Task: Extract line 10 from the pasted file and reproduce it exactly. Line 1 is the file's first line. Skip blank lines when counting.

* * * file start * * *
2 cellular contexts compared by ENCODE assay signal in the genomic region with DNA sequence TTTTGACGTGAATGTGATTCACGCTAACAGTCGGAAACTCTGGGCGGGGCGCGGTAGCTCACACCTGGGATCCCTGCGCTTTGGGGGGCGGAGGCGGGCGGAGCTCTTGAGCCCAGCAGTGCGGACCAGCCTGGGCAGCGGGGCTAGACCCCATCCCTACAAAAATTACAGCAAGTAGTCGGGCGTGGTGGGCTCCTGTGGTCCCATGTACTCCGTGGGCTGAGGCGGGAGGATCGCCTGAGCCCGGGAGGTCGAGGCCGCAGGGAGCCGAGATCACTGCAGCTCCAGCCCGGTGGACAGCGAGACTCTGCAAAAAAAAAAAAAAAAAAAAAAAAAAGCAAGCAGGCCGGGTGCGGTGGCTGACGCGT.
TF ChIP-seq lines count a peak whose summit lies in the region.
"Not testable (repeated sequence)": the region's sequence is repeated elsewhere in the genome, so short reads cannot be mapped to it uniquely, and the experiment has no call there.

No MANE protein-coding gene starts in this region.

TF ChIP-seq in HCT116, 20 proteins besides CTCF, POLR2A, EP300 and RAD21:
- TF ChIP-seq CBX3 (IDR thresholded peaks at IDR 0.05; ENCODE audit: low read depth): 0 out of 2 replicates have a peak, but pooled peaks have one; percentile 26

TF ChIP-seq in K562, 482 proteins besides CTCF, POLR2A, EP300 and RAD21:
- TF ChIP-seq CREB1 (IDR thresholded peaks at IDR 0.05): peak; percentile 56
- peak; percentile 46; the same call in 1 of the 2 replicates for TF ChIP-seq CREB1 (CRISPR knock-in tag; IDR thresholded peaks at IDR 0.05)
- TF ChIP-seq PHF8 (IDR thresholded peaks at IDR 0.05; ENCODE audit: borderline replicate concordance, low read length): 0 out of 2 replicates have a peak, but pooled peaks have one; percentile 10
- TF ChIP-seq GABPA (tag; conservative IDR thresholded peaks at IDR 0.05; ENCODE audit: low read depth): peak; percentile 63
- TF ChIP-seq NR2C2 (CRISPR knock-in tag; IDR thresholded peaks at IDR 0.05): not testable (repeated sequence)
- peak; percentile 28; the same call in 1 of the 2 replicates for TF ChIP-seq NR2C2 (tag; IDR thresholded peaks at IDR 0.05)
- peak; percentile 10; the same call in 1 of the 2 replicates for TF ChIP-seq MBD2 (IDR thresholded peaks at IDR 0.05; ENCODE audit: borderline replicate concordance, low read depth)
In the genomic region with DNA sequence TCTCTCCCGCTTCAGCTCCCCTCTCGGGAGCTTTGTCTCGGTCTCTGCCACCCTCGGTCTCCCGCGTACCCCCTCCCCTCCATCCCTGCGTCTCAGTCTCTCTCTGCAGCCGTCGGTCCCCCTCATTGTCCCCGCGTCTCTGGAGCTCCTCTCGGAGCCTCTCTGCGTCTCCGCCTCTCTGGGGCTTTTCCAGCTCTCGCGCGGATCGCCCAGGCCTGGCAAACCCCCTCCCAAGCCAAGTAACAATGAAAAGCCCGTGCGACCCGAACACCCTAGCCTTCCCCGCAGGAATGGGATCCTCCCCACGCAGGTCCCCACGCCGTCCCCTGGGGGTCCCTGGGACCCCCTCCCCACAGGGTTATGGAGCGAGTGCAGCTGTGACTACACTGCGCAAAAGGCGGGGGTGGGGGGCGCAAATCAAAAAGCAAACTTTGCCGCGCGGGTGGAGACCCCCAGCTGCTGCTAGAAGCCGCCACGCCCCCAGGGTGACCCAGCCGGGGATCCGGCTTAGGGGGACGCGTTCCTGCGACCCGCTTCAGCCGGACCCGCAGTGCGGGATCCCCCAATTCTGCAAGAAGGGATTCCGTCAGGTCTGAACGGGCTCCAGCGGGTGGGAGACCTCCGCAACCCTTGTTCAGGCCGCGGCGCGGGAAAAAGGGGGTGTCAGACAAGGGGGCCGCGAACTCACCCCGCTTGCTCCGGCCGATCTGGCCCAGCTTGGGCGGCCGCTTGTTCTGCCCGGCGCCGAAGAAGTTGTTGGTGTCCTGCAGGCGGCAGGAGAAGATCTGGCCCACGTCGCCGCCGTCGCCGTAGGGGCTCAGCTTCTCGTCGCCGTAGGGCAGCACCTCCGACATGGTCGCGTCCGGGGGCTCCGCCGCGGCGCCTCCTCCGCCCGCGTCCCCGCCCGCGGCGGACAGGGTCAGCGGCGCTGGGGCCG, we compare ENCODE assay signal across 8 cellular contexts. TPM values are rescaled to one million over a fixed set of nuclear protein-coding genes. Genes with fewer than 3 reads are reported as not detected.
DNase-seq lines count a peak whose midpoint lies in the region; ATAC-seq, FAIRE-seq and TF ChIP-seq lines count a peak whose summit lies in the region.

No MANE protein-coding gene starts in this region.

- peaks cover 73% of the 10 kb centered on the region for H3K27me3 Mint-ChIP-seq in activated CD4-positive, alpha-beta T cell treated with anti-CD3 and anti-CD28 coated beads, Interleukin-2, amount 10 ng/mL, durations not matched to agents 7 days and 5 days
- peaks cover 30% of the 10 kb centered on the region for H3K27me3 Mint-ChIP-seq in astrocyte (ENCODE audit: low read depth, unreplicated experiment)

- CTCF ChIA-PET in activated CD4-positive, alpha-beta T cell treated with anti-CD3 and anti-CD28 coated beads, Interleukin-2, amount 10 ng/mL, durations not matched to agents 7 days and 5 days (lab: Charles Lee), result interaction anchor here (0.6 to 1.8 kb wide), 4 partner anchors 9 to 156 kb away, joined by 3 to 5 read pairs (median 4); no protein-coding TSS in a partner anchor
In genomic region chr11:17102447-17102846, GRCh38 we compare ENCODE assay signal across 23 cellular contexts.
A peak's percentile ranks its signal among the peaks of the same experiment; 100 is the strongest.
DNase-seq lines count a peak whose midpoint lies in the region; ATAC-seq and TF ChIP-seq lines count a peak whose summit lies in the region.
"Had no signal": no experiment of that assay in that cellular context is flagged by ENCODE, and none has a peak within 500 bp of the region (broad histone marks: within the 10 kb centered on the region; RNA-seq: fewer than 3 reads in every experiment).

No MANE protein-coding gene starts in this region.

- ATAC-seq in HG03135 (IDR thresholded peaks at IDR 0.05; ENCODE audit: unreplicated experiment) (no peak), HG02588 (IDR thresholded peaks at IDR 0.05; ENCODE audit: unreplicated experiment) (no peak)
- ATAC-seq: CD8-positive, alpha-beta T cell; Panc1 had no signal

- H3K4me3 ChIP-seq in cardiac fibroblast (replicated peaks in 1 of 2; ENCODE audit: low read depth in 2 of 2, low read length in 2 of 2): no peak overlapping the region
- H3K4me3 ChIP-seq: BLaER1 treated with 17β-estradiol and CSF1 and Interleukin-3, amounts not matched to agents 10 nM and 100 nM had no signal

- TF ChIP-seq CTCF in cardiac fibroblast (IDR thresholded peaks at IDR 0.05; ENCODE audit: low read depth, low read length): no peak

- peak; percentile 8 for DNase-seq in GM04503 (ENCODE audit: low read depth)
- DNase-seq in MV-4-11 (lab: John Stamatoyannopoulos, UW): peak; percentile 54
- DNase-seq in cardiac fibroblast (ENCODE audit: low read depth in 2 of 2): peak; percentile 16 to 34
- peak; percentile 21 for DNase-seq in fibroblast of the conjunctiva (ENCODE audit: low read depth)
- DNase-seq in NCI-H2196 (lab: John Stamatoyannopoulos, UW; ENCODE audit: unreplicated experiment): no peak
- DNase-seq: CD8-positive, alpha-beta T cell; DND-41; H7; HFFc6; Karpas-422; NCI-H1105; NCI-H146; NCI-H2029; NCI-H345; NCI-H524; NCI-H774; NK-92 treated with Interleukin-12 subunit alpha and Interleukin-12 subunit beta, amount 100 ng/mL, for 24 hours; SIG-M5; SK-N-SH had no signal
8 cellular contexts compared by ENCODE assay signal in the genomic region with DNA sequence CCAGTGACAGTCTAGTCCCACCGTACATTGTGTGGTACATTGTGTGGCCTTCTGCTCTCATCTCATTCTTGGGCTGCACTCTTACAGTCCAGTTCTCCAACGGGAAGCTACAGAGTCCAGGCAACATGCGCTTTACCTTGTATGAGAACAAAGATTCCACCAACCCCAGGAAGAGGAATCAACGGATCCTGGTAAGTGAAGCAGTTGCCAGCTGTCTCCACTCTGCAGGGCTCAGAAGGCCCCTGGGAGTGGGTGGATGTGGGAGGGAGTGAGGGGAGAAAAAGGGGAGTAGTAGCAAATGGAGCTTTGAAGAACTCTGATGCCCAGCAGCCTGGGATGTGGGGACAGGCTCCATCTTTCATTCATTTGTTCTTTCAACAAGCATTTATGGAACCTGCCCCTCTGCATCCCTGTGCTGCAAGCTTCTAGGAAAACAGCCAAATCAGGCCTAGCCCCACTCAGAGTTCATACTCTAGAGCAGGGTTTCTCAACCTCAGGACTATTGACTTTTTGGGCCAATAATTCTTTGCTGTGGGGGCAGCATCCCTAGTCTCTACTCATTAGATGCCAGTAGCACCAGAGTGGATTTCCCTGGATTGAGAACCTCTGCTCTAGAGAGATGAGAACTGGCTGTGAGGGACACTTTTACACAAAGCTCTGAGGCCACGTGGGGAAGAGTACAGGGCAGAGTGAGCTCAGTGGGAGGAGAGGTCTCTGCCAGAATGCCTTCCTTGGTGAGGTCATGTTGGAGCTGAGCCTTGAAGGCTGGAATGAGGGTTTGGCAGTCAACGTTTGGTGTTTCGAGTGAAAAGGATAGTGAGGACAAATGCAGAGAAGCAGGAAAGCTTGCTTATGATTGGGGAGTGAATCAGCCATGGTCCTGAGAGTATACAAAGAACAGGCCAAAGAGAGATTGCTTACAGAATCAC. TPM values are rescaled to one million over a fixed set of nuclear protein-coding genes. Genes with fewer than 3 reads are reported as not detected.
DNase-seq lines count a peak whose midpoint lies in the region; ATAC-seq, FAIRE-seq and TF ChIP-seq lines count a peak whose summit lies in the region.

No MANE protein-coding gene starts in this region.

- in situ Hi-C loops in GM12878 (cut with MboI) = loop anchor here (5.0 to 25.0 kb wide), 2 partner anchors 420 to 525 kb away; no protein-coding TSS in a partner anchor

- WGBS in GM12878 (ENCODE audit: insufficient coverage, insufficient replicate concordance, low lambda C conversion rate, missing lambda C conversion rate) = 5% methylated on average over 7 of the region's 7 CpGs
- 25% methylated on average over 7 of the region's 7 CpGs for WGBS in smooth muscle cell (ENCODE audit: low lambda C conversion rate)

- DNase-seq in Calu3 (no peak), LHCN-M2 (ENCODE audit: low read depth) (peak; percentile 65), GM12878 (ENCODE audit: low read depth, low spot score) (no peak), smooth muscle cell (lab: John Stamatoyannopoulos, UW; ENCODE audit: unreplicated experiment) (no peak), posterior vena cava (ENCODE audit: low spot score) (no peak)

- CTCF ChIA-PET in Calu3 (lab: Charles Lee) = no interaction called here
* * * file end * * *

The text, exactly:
- TF ChIP-seq PHF8 (IDR thresholded peaks at IDR 0.05; ENCODE audit: borderline replicate concordance, low read length): 0 out of 2 replicates have a peak, but pooled peaks have one; percentile 10